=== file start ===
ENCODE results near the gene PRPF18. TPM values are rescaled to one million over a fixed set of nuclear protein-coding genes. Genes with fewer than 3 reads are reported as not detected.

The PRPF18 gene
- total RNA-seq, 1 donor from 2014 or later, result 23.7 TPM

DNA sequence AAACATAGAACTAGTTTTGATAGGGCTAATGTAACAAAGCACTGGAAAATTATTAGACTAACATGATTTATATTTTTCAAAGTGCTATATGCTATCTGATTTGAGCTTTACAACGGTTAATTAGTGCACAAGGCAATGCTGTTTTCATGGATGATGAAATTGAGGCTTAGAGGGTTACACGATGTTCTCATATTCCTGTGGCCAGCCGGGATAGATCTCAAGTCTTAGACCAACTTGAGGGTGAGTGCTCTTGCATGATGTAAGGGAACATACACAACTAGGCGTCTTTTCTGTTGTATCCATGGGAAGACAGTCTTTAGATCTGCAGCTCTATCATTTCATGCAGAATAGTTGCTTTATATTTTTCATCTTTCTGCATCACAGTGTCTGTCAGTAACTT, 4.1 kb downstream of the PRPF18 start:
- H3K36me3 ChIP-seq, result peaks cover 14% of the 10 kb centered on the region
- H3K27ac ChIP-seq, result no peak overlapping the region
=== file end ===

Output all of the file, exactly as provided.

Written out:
ENCODE results near the gene PRPF18. TPM values are rescaled to one million over a fixed set of nuclear protein-coding genes. Genes with fewer than 3 reads are reported as not detected.

The PRPF18 gene
- total RNA-seq, 1 donor from 2014 or later, result 23.7 TPM

DNA sequence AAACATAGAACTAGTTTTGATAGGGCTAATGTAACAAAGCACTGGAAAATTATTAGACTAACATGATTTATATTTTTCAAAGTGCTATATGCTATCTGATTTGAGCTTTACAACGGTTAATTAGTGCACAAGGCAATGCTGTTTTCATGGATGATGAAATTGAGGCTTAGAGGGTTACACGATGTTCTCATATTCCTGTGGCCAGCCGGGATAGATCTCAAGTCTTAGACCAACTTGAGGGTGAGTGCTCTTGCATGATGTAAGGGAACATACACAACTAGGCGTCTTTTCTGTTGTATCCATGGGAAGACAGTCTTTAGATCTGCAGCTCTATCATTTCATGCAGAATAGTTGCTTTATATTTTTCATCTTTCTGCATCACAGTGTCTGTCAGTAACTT, 4.1 kb downstream of the PRPF18 start:
- H3K36me3 ChIP-seq, result peaks cover 14% of the 10 kb centered on the region
- H3K27ac ChIP-seq, result no peak overlapping the region